After the articles Ranger Loadout: MK48 Machine Gunner, and Paratrooper Loadout: Airborne School published, I started receiving a number of emails about the Carl Gustav. Aside from Gun Teams there was also a Goose (Carl Gustav) team assigned to Maggots (I hear they are with the 11C guys now). Typically this was a two-man team, however we were all cross trained with the Goose and could step in if needed.

The Carl Gustav is an 84mm recoilless rifle system. Although you tend to consider shoulder-fired weapons as anti-vehicle, we also considered the Carl Gustav anti-personnel. This weapon was awesome because it was reusable (unlike the AT4), allowed versatility (different rounds for different threats), easy-to-use, jumpable, and gave our platoon the force multiplier we needed against vehicles with mounted weapons.

Ranger Loadout: Carl Gustav
me (left), giving Carl Gustav training at Yakima, WA

This weapon is approximately 25lbs and about 42” long. The ammo types varied: high explosive anti-tank (HEAT), high explosive dual purpose (could be set to detonate on impact, or with a slight delay), high explosive (could be set at various distances for airburst), illumination, and area defense munition (ADM flechette).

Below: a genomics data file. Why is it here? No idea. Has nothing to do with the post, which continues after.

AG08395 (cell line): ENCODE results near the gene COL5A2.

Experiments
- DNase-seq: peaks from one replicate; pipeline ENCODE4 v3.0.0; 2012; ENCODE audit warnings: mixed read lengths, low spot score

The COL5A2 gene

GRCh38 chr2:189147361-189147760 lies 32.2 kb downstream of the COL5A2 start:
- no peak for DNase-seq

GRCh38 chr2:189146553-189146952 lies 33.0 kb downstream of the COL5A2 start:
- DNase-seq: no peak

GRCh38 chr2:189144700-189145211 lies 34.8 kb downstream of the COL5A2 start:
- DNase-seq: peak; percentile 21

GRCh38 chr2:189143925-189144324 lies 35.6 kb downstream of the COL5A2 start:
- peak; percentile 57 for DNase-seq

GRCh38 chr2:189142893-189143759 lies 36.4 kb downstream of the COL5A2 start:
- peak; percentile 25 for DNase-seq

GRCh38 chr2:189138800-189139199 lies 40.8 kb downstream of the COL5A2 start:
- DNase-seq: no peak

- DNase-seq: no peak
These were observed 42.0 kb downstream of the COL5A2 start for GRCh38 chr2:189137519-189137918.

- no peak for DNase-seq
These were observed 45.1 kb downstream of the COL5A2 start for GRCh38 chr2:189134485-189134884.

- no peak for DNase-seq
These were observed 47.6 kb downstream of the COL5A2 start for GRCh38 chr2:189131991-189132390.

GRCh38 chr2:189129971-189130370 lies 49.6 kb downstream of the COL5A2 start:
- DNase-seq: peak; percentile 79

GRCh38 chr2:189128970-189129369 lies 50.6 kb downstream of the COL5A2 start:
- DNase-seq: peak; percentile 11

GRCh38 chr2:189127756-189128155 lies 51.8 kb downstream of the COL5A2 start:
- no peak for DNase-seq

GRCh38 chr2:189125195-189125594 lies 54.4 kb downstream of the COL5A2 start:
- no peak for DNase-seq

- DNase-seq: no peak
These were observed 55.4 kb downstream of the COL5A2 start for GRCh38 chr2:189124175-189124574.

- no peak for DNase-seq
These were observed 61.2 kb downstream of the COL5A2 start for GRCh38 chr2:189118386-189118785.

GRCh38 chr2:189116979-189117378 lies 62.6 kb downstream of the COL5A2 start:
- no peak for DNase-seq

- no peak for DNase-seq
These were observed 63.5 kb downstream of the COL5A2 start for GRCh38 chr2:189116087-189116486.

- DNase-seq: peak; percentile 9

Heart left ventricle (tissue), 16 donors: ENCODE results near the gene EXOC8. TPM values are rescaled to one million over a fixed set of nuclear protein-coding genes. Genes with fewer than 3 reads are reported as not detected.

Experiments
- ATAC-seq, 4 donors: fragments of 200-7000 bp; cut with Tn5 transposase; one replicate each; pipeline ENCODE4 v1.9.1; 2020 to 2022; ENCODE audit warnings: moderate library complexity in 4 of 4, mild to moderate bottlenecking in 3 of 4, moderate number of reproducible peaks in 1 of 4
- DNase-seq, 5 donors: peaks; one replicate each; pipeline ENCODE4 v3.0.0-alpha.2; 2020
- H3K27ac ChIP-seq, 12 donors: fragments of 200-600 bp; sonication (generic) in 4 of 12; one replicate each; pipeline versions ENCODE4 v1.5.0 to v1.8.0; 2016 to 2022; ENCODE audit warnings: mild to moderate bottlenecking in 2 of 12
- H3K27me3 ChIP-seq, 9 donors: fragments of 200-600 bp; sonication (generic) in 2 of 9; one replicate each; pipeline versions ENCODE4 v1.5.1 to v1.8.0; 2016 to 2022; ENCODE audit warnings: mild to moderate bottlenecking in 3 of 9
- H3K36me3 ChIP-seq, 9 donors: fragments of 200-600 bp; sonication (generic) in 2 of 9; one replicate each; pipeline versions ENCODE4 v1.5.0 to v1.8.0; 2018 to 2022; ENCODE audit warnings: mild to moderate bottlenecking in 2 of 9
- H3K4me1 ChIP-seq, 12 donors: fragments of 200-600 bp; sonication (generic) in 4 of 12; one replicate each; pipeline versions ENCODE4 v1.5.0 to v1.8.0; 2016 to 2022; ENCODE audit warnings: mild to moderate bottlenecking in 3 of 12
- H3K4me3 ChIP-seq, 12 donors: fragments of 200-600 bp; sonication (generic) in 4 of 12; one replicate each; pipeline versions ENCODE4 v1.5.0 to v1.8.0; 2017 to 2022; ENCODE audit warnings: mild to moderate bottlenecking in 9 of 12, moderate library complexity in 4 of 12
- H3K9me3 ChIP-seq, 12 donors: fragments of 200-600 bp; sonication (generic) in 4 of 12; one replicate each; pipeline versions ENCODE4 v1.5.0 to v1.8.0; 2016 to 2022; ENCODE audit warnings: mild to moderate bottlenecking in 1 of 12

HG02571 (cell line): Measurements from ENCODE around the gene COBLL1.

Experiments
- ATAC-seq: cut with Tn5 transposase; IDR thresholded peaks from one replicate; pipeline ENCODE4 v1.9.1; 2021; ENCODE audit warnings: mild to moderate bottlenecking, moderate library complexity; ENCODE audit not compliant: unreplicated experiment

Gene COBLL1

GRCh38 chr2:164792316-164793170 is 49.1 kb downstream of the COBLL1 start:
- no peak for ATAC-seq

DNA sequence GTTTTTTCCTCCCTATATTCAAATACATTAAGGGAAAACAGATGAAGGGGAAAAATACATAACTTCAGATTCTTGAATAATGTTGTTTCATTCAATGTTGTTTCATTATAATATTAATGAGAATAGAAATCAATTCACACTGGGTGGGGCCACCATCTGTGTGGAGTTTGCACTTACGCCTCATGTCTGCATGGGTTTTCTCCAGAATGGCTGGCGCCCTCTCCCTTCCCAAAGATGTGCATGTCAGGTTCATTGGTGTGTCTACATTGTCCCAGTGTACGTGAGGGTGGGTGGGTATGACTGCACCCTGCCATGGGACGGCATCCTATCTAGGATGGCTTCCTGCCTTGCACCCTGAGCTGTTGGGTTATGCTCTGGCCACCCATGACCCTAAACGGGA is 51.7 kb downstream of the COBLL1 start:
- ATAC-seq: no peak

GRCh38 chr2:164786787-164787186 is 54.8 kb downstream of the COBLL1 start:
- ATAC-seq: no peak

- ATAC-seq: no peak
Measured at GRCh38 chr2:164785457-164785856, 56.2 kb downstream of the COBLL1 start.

Using a team of two, you would have a gunner, and a spotter/loader. After your spotter ranged a target (and the gunner acknowledged the range), he would then face behind the gunner and load the appropriate ammo. The loader would verbally tell the gunner what he is loading (“HE 220m airburst”), the gunner would repeat what he said back (or tell you to go F&*k yourself), then the loader would check the back blast area. The back blast is power enough to kill someone if they are too close. As the gunner makes his final adjustments the loader should be repeating that the back blast area is clear every few seconds so the gunner knows. Here is a video of Carl Gustav training (foreign).

(Video courtesy of Andreas Nordin YouTube channel)

When I was on active duty there weren’t a lot of these out in the big Army, typically they were in special operation units (Ranger, SEAL, Special Forces, etc.). I believe they are spread throughout infantry units now, and I am glad. This is a great force multiplier in any situation. With a modified ruck we were easily able to have 6-8 rounds carried by one guy. I couldn’t imagine having 6-8 AT4s spread out through the platoon.

Of all the ammo my favorite was the ADM. The round itself looked similar to a giant shotgun shell. Inside the round was flechette (tiny metal darts). It was difficult to understand how cool this round was when you fired it because it seemed like nothing happened. We decided to set up a full-sheet of plywood at around 50m.